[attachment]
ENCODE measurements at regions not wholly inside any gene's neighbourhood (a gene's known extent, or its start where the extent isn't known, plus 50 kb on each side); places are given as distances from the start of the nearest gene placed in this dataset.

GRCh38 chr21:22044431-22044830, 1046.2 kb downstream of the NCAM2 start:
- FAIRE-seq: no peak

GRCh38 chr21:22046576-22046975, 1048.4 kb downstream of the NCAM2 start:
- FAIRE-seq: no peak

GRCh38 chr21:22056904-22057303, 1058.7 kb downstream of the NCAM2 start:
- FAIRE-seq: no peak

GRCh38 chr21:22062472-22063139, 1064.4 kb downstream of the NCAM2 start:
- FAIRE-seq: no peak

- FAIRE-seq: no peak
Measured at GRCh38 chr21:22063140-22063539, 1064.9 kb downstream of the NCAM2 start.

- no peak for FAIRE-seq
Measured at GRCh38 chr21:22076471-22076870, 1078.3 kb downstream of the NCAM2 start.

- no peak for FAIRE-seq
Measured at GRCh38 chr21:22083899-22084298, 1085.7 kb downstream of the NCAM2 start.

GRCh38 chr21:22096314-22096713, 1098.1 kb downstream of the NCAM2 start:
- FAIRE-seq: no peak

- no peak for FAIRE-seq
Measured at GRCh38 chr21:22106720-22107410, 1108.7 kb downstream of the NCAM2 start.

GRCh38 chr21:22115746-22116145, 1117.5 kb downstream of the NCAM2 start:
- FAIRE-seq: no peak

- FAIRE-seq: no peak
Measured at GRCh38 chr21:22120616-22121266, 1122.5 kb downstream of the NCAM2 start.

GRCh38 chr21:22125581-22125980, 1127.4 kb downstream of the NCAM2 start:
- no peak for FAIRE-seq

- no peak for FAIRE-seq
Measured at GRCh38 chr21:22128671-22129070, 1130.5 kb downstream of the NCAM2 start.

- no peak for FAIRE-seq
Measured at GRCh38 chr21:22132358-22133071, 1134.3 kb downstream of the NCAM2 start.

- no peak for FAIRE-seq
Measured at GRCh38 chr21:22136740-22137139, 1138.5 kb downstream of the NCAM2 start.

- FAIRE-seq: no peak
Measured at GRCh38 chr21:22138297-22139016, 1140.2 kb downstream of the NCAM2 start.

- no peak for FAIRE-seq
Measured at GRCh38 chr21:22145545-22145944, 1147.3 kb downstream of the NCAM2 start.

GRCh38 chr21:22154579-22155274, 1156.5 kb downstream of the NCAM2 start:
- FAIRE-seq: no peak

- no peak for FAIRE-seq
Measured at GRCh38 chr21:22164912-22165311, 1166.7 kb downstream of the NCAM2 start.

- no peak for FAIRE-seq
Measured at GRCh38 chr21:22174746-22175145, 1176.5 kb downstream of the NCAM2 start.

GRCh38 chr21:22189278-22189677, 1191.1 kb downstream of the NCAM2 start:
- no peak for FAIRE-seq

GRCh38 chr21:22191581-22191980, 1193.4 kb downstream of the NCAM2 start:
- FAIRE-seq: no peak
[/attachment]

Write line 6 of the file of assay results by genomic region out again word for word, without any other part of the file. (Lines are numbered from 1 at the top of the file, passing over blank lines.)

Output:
GRCh38 chr21:22056904-22057303, 1058.7 kb downstream of the NCAM2 start: